The Senate foreign affairs committee report, released on Sunday, said that the failure to move in on Bin Laden when he was at his most vulnerable had "enormous consequences".
"Removing the al-Qaeda leader from the battlefield eight years ago would not have eliminated the worldwide extremist threat," the report said.
"But the decisions that opened the door for his escape to Pakistan allowed bin Laden to emerge as a potent symbolic figure who continues to attract a steady flow of money and inspire fanatics worldwide.
"The failure to finish the job represents a lost kill Osama opportunity that forever altered the course of the conflict in Afghanistan and the future of international terrorism."
The report comes just days before Barack Obama, the US president, is due to announce his decision on whether tens of thousands more troops will be sent to Afghanistan in an attempt to quell resurgent Taliban forces.
The committee's report criticises Donald Rumsfeld, the then-US defence secretary, and General Tommy Franks, the US general who commanded the invasion of Afghanistan, for not sending more US troops to Tora Bora to block the mountain paths to Pakistan, which were bin Laden's only means of escape.
Fewer than 100 commandoes were on the scene with their Afghan allies and their calls for reinforcements to launch an assault were rejected, the report said.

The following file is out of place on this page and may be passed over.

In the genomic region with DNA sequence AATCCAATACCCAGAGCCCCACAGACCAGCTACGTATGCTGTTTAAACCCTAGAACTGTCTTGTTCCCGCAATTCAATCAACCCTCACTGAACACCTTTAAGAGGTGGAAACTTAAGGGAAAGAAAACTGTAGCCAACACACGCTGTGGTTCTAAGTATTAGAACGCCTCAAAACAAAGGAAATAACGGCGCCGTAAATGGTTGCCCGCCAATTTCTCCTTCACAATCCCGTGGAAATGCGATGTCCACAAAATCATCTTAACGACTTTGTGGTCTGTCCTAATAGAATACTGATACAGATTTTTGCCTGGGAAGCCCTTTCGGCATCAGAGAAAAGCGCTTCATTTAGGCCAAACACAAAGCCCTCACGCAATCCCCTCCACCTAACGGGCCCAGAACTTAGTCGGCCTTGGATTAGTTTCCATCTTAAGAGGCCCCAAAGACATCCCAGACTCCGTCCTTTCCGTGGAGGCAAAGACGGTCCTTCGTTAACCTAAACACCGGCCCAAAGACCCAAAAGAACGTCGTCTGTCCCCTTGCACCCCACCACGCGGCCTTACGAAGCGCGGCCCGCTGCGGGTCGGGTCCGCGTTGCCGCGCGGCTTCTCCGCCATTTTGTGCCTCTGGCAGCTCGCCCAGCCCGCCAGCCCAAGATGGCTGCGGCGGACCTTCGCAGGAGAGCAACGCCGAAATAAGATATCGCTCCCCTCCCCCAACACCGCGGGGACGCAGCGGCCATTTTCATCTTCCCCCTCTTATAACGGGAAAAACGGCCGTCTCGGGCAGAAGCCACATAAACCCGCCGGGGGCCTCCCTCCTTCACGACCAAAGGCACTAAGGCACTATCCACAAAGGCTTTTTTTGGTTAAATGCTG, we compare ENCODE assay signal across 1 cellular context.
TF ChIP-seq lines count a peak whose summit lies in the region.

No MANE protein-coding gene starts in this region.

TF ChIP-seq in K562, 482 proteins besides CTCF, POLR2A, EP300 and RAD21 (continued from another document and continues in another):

"The vast array of American military power, from sniper teams to the most mobile divisions of the Marine Corps and the army, was kept on the sidelines," it said.
"Instead, the US command chose to rely on airstrikes and untrained Afghan militias to attack bin laden and on Pakistan's loosely organised Frontier Corps to seal his escape routes."
Bin Laden was apparently convinced that the sustained bombardment of the mountains, where he was believed to be hiding with about 100 followers, with up to 100 air raids a day would leave him dead.
On December 14, 2001, he wrote a will, the reports says, instructing his wives not to remarry and apologising to his children for devoting himself to jihad.
But just days later he was able to walk "unmolested" out of Afghan territory into Pakistan's tribal areas, where he is widely believed to still be living.
Rumsfeld had expressed concerns at the time that ordering many more troops into the area to hunt Bin laden would create an anti-American backlash and fuel support for al-Qaeda and the Taliban.
The report was based on reviews of existing literature, unclassified government records and interviews with participants.
Staff members for the Senate Foreign Relations Committee's Democratic majority prepared the report at the request of the chairman, Senator John Kerry.